‘This is Jonathan Van-Tam, over’: deputy chief medical officer appears at No10 briefing from self-isolation due to a ‘household contact’- before bizarrely ending his answers to questions like a truck driver
- The deputy chief medical officer appeared on television from home
- Told viewers: I’m actually self-isolating due to a household contact’
- Did a decent impression of a truck driver – ending erudite answers saying ‘over’
He’s developed a cult online following through his straight-talking appearances at Downing Street press conferences.
And tonight Professor Jonathan Van-Tam managed to create a stir online even from -self-isolation.
The deputy chief medical officer appeared on television via videolink from home and did a decent impression of a truck driver – ending all his erudite answers by saying ‘over’.
The mannerism was noted by viewers watching on television online who took to Twitter.
Appearing remotely alongside NHS England’s medical director Stephen Powis, with Health Secretary Matt Hancock chairing the press conference in person, he said: ‘I’m sorry I can’t be with you personally, I’m actually self-isolating due to a household contact.’
The Deputy Chief Medical Officer appeared on television via videolink from home
He did a decent impression of a truck driver – ending all his erudite answers by saying ‘over’
The mannerism was noted by viewers watching on television online who took to Twitter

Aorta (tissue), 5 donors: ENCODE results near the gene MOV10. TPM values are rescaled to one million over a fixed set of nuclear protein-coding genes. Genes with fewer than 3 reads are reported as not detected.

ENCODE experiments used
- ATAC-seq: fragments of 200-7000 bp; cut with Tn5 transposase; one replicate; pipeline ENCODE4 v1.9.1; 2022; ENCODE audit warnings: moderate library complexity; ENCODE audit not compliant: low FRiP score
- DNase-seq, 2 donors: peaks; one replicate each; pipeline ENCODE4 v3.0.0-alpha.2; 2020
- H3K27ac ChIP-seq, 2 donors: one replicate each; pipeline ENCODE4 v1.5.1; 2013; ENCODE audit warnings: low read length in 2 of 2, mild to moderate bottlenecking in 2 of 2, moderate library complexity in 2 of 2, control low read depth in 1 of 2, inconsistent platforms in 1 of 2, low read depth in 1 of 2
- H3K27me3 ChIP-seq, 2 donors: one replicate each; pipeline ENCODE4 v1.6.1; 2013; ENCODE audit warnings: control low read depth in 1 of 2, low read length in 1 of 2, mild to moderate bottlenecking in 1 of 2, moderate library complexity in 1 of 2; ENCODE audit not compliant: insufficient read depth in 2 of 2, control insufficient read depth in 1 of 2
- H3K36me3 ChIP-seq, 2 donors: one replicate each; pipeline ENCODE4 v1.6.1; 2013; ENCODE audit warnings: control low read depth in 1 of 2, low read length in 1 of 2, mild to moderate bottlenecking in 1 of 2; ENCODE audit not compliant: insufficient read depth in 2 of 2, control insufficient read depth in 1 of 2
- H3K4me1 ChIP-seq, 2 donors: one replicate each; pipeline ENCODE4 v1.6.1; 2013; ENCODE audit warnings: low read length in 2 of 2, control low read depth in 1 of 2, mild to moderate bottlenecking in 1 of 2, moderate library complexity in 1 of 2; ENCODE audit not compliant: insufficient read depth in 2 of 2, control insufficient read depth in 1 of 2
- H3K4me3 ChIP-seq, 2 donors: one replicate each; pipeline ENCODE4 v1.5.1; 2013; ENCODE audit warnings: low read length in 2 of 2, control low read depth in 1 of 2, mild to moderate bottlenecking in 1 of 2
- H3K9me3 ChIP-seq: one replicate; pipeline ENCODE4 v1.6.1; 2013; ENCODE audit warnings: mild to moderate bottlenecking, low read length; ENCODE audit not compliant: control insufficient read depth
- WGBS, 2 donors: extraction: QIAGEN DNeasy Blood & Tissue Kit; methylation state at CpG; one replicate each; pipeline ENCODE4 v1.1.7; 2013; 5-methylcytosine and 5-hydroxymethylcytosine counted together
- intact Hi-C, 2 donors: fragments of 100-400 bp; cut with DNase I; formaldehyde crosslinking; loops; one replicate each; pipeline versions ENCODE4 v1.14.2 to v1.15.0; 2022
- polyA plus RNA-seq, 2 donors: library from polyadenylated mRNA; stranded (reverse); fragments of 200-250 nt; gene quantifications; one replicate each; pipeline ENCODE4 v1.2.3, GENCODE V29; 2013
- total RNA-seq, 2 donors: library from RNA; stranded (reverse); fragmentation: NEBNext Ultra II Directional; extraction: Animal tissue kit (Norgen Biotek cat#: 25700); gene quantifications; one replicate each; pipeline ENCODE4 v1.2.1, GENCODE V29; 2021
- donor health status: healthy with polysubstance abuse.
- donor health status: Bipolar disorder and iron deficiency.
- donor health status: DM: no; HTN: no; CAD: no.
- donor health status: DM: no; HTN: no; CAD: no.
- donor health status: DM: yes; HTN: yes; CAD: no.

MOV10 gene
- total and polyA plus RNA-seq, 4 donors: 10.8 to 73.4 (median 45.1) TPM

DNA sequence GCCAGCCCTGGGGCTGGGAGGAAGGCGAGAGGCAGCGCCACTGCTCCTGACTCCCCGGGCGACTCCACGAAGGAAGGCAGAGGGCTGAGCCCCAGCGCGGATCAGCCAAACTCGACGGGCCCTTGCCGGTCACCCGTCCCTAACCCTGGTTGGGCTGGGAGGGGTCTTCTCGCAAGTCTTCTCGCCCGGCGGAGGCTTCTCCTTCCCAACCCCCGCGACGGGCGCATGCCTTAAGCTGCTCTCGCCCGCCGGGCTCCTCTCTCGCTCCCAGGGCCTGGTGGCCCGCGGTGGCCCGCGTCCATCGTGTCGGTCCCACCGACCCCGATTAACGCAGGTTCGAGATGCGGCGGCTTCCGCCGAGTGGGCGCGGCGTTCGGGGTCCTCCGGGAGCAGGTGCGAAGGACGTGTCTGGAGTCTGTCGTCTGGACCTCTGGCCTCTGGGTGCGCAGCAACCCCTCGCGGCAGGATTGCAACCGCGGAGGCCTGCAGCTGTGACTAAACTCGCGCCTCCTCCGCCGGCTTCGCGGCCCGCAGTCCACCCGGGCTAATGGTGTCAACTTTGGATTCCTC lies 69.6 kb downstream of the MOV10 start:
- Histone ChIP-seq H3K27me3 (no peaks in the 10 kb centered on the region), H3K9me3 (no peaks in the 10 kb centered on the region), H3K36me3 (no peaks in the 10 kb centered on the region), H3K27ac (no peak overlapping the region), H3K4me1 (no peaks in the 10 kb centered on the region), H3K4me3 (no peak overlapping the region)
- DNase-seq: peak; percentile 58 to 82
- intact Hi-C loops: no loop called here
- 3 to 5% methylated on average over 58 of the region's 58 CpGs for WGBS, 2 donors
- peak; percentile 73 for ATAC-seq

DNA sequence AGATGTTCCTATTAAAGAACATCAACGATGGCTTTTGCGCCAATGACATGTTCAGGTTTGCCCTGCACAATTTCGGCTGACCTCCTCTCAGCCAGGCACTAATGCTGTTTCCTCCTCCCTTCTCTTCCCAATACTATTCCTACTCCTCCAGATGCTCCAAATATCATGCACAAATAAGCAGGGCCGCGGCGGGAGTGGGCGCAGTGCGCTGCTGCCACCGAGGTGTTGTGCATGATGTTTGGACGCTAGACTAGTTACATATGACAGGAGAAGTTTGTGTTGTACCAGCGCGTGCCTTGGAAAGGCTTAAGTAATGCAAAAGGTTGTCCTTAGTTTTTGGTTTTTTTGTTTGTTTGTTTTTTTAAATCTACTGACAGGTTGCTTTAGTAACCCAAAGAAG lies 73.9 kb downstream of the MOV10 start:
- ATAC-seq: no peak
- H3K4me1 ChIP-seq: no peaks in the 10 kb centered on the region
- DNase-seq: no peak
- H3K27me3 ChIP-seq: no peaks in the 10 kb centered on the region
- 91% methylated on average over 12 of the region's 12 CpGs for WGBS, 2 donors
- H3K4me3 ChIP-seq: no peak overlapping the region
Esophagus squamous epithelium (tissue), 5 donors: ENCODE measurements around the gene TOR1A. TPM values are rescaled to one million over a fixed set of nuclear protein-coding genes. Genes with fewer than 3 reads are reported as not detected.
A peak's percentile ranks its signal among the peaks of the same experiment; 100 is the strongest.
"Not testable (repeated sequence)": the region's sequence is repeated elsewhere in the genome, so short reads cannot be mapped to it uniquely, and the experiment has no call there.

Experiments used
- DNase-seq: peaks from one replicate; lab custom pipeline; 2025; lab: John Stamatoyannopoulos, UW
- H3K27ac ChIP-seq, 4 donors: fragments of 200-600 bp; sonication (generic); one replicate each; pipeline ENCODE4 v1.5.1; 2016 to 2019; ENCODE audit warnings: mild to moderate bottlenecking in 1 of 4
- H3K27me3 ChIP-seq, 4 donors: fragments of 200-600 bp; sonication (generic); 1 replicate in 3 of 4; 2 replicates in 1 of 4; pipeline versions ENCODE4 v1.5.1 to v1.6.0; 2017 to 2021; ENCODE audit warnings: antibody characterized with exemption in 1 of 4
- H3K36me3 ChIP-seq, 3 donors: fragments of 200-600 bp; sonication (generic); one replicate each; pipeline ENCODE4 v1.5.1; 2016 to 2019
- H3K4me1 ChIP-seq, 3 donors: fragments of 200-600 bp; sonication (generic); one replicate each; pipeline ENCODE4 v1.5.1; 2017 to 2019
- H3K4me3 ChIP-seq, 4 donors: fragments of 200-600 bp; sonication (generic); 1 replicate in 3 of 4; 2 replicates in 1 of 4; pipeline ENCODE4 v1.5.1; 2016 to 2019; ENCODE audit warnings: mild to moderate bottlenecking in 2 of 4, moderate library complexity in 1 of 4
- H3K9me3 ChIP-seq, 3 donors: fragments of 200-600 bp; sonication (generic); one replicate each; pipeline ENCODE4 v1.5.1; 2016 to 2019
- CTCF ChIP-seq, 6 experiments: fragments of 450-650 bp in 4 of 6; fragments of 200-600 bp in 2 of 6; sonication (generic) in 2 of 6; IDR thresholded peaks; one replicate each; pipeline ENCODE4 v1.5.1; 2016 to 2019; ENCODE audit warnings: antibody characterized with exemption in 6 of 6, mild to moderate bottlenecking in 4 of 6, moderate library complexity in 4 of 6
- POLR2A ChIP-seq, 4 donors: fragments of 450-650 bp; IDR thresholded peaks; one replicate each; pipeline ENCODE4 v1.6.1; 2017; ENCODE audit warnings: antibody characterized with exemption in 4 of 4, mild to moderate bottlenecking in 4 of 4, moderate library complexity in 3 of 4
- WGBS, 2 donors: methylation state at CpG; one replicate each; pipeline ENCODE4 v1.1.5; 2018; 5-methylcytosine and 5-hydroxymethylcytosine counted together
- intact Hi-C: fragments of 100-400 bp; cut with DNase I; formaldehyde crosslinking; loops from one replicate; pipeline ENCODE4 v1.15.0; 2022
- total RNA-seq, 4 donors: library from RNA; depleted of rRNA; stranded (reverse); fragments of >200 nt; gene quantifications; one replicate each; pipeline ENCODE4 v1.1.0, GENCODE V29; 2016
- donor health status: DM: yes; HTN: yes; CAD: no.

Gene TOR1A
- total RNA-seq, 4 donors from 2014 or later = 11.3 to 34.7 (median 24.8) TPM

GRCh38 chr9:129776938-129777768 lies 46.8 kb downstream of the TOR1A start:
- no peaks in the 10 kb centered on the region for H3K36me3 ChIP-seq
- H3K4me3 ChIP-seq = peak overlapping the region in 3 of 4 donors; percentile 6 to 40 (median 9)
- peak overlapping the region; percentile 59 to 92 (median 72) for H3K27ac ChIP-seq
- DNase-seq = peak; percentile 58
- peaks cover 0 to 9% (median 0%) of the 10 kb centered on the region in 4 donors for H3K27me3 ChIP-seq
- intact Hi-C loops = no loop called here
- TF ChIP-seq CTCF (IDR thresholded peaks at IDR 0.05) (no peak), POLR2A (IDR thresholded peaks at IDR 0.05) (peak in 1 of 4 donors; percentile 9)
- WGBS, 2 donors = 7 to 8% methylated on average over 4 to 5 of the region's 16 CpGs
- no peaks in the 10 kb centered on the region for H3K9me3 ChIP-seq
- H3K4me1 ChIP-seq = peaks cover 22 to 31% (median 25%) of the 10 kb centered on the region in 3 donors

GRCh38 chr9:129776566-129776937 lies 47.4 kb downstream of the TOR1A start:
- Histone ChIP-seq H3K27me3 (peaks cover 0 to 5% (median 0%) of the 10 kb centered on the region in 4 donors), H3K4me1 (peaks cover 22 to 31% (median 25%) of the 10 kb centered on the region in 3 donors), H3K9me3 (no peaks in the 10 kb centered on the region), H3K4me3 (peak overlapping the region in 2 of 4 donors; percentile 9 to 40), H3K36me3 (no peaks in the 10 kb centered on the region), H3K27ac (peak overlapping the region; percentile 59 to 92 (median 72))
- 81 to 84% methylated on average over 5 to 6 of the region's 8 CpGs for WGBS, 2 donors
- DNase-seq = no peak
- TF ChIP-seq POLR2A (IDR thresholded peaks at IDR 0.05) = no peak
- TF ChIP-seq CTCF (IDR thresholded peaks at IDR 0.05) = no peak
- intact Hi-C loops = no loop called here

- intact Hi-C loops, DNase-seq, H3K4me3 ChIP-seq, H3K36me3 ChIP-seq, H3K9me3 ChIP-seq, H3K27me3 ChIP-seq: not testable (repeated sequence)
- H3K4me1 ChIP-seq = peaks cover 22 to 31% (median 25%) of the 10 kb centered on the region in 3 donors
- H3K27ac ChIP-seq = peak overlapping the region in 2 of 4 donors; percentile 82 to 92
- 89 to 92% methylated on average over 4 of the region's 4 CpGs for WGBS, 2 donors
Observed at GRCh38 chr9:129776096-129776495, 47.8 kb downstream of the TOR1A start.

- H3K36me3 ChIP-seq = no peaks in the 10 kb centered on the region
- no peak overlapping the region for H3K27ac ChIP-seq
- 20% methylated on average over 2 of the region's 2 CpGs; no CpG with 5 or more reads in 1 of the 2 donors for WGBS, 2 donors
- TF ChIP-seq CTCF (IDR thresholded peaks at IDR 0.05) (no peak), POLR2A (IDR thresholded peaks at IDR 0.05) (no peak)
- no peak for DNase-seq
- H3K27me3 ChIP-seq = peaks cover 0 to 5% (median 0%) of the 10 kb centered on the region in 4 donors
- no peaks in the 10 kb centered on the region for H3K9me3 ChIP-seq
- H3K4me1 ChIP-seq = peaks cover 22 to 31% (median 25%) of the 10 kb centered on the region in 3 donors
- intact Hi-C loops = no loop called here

Professor Van-Tam warned infection rates will pick up again if the public ignore any guidelines put in place around Christmas.
‘If people don’t (follow the guidelines) then the first scientific principle is things will go back up again. There is dual responsibility here. There is no magic number about how many days it is going to cost us,’ he told the No 10 press conference.
Prof Van-Tam said he believed they were on the ‘glide path’ towards rolling out a vaccination programme.
‘Do I believe that we are now on the glide path to landing this plane? Yes I do,’ he said.
‘Do I accept that sometimes when you are on the glide path you can have a side wind and the landing is not totally straightforward, totally textbook? Of course.’
It came as Mr Hancock revealed coronavirus vaccines will start to roll out next month if one is approved by the British drug regulator.
The Health Secretary said at the TV briefing that the Government has officially asked the regulator, the MHRA, to consider licensing the vaccine made by pharmaceutical firms Pfizer and BioNTech.
A late-stage study this week confirmed that the jab was 95 per cent effective in clinical trials and appears to protect people of all ages from coronavirus.
The £15-a-dose jab is currently the odds-on favourite to be approved first by the MHRA, although candidates from Moderna and Oxford University are close behind.
It comes as Britain today confirmed another 20,252 positive coronavirus test results and 511 more people have died. While cases are down – a drop of 26 per cent from the 27,301 recorded last Friday – deaths are continuing to rise, with today’s 511 a 36 per cent increase from 376 this time last week.
Professor Van-Tam said today that the UK is ‘waiting’ for the watchdog’s authorisation to use the vaccine and said it would ‘happen at the speed of science’.
Leaked NHS plans today revealed that even those in the lowest risk group – healthy adults under the age of 55 – may be able to start getting vaccinated in just two months’ time if everything goes to plan.
The files say all pencilled-in dates for vaccines are dependent on the arrival of supplies – with up to seven million doses expected next month – and are based on NHS proposals to create huge GP-run facilities to deliver the shots.
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